The last week has been one of the weirdest, best, worst, stupidest, annoying…ist of my entire life. I’ll openly admit that I’m one for hyperbole, but in this case, I really mean it. It’s been a ridiculous week.
7 days ago I made the decision to go to an open house for a property I’d seen on the (awful, awful) website realtors use in Vancouver. It ticked plenty of boxes – all of the prerequisites I had for a home, and almost all of the nice-to-haves, too. It’s in a great location, the strata is proactive, it’s an old building but is in good condition, parking, storage, outside space, and more than 600 SqFt. On top of that it has in-suite laundry, it’s partly renovated, isn’t ground floor, and is on a quiet street.
It also happens to have one of the best views of any property I’ve seen in Vancouver. As soon as I walked in I knew I loved it.
More importantly I knew I wouldn’t be able to afford it. The real estate market in Vancouver is, quite frankly, an absolute shitshow. The owners had done what many others are doing right now – intentionally underpricing it and getting several groups of people to make offers – a “bidding war”.
After the viewing I decided that it’d be wise if I went to the second open house on the Sunday – this time with Kate – my realtor (who is amazing, happy to pass on details if you’re looking for one). I was trying to temper my excitement with the fact that the only way I could afford this is by either being astronomically fortunate or stretching myself beyond what I could comfortably afford.
Sunday rolls around and I meet my realtor outside the property. She gives me some more details about the apartment and the condo building that my own research hadn’t brought up – not much, most of this is public info if you know where to look.
She did exactly what I did when I walked in the previous day. Walked straight to the balcony to look at the view. “Yeah, that’s pretty great, I can see why you wanted to come back to this one.” We spent the next 15-20 mins going around it with a fine-tooth comb unearthing as many potential problems as we could. Asked plenty of questions of the selling agent and (mostly) got the answers we needed.
“Let’s go and have a chat outside.”
“So, this one right now is in your budget. But I think it’s been priced quite a lot under market value. If I was the sellers’ agent, I’d probably be looking at a figure of around 100k over what it’s currently priced at, and that takes it out of your comfort zone.” sigh
“But!”, my agent continued, “I don’t see why we can’t put an offer in towards the top end of your budget and see how we fare. You never know. It’s a strange market.”
It’s a strange market.
“The sellers are taking offers on Wednesday, which gives us a little more time to get everything as ship-shape as we can. I’ll ring you Wednesday afternoon.”
The next 2 days – the Monday and Tuesday – were… odd. I thought I was fairly prepared to get an offer in. I thought wrong.
I needed a bank draft for my offer. Sounds simple. Move my money out of my RRSP into my chequing account, get bank draft. Job done. Heh. No.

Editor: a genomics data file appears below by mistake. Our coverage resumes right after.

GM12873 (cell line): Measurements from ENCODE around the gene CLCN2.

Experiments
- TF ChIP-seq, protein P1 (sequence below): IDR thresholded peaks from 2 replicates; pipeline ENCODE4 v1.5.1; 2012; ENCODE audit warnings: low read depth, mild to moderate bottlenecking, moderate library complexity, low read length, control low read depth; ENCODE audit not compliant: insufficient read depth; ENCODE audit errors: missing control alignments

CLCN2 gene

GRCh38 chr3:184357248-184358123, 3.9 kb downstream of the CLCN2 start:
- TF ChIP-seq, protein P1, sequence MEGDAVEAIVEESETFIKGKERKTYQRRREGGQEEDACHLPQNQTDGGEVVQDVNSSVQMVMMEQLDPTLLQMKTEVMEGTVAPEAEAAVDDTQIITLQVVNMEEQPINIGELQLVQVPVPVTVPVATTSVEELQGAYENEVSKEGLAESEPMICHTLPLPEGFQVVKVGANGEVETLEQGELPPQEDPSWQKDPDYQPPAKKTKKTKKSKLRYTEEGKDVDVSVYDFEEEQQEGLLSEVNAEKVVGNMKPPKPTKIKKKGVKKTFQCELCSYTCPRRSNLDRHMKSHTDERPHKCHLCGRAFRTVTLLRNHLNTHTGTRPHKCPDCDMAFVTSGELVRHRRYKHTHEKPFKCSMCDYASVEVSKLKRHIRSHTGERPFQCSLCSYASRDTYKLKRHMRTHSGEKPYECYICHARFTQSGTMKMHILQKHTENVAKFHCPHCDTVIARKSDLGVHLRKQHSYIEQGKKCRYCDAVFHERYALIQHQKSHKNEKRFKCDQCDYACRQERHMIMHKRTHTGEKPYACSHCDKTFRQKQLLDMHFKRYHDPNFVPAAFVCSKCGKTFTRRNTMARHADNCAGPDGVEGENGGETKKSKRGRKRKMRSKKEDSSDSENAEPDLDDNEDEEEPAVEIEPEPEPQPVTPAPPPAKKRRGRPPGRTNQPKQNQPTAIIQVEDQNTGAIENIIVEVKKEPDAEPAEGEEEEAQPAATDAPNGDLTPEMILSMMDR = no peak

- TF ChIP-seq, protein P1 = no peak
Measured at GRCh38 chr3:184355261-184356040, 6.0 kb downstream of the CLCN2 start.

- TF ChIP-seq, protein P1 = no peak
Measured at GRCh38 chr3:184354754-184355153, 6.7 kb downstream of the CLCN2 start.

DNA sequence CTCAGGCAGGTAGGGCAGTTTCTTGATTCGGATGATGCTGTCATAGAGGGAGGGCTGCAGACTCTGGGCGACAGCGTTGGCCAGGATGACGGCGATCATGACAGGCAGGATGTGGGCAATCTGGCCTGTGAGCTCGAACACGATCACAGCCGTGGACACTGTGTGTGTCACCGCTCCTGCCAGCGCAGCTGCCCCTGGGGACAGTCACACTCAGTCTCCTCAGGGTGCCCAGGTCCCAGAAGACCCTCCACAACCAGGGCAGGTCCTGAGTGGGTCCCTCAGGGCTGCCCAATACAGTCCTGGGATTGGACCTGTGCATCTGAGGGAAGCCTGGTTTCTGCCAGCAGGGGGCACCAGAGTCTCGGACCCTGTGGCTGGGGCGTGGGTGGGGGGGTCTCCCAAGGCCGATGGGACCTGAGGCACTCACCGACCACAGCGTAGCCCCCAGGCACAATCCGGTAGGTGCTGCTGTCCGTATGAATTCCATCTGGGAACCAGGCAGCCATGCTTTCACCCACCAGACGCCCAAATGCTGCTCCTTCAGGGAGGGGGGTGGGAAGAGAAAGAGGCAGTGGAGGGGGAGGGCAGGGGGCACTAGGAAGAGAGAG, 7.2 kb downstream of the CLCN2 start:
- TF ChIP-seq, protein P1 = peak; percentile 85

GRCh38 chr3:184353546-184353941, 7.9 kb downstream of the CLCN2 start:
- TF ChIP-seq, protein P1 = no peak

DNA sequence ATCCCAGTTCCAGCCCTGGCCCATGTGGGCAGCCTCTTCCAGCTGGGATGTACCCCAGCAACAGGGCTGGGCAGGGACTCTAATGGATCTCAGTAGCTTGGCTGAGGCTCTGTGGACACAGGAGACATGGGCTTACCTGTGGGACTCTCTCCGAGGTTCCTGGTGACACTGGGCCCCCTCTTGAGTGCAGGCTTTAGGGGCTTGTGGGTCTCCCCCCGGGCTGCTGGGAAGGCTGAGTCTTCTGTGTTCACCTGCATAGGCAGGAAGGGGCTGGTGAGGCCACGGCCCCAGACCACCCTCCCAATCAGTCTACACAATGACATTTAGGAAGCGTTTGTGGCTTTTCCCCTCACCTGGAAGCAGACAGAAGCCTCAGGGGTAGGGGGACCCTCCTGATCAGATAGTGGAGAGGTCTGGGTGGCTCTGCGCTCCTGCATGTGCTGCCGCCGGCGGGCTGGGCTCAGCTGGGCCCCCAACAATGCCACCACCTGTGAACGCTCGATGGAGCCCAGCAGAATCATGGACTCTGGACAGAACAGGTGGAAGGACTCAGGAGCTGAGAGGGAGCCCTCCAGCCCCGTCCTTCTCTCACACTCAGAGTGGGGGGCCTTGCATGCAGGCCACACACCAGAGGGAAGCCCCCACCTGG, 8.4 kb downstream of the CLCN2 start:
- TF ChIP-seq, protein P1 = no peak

It turns out that you can’t – quickly – remove your money from your RRSP; that takes several days. It also turns out that when you withdraw your money from your RRSP – if you’re doing so for your first home purchase (which gives you a tax-holiday for that money for 15 years) – you need to put the address of the property on the form. Which in turn means that should the offer not be accepted, you lose the ability to use the money from your RRSP to buy whichever property does finally fall to you.
So… what now? Some folks may be able to borrow money from their friends and family. That isn’t an option I could consider. Some just may already have enough money in a ‘liquid’ (in the financial sense) account which they could use. Also not an option for me. My only option remaining was to ask Vancity – my financial institution – if they would give me a line of credit. For a fairly substantial amount of money. And quickly. Like, within 48 hours. The idea here was that I’d use the LoC to create my bank draft and then replace it with money from my RRSP when I could fully commit.
An hour spent on the phone talking through the problem with Kevin, one of Vancity’s excellent support folks, and I was told he would do his absolute best to get this through in time, but it generally takes 3 to 4 days and because of the amount I was asking for, it may not happen quickly. He asked me for a load of paperwork and other bits and pieces, which I provided within about 30 minutes. “OK, I’ll see what we can do. I’ll get back to you. Don’t get your hopes up, though.”
I told my agent what the situation was and she said “It’ll happen if it’s meant to.”
I also hadn’t been pre-approved for a mortgage yet. Fortunately I had a great recommendation from a friend and after filling out a LOT of paperwork and emailing back and forth, I had a pre-approval in place. This was never really something I was stressed about – I’ve been fairly conservative with my ‘maximum’ – but it’s still a heck of a lot of money.
After work, I was a little dejected. I generally pride myself on being prepared, but it turns out I really wasn’t in this case. And it was likely that my lack of preparedness would cost me the chance of securing my first home. I probably couldn’t afford it anyway, but still, now I wouldn’t know.